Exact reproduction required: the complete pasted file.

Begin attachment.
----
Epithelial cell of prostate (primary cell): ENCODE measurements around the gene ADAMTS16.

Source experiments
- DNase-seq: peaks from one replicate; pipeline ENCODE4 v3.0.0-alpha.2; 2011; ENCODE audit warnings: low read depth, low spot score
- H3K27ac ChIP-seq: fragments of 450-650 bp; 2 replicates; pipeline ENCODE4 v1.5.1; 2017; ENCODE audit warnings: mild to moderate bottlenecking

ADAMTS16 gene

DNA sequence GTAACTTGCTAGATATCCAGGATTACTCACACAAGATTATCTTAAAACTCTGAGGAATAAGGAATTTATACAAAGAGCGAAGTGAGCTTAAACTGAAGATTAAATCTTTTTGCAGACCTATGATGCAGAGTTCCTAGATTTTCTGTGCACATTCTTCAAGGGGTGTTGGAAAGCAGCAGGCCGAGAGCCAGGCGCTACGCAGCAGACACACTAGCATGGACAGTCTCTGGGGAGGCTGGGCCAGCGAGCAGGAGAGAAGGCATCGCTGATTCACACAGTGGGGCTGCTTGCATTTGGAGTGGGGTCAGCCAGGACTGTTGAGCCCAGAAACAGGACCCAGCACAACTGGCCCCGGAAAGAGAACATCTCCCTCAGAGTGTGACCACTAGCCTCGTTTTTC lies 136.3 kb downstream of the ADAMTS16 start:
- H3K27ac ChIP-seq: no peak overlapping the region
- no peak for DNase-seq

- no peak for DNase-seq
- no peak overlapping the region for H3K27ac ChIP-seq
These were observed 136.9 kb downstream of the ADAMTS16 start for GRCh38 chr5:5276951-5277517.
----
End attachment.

Epithelial cell of prostate (primary cell): ENCODE measurements around the gene ADAMTS16.

Source experiments
- DNase-seq: peaks from one replicate; pipeline ENCODE4 v3.0.0-alpha.2; 2011; ENCODE audit warnings: low read depth, low spot score
- H3K27ac ChIP-seq: fragments of 450-650 bp; 2 replicates; pipeline ENCODE4 v1.5.1; 2017; ENCODE audit warnings: mild to moderate bottlenecking

ADAMTS16 gene

DNA sequence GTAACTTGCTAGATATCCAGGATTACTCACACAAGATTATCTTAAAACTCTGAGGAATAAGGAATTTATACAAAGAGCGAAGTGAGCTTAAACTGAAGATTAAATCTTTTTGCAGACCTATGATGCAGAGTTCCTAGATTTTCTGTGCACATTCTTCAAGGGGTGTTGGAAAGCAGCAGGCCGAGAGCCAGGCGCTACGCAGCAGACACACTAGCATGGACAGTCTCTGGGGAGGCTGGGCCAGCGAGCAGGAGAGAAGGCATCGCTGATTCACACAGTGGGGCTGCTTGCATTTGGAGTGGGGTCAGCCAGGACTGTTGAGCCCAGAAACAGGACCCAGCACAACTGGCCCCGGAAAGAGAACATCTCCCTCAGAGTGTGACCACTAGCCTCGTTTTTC lies 136.3 kb downstream of the ADAMTS16 start:
- H3K27ac ChIP-seq: no peak overlapping the region
- no peak for DNase-seq

- no peak for DNase-seq
- no peak overlapping the region for H3K27ac ChIP-seq
These were observed 136.9 kb downstream of the ADAMTS16 start for GRCh38 chr5:5276951-5277517.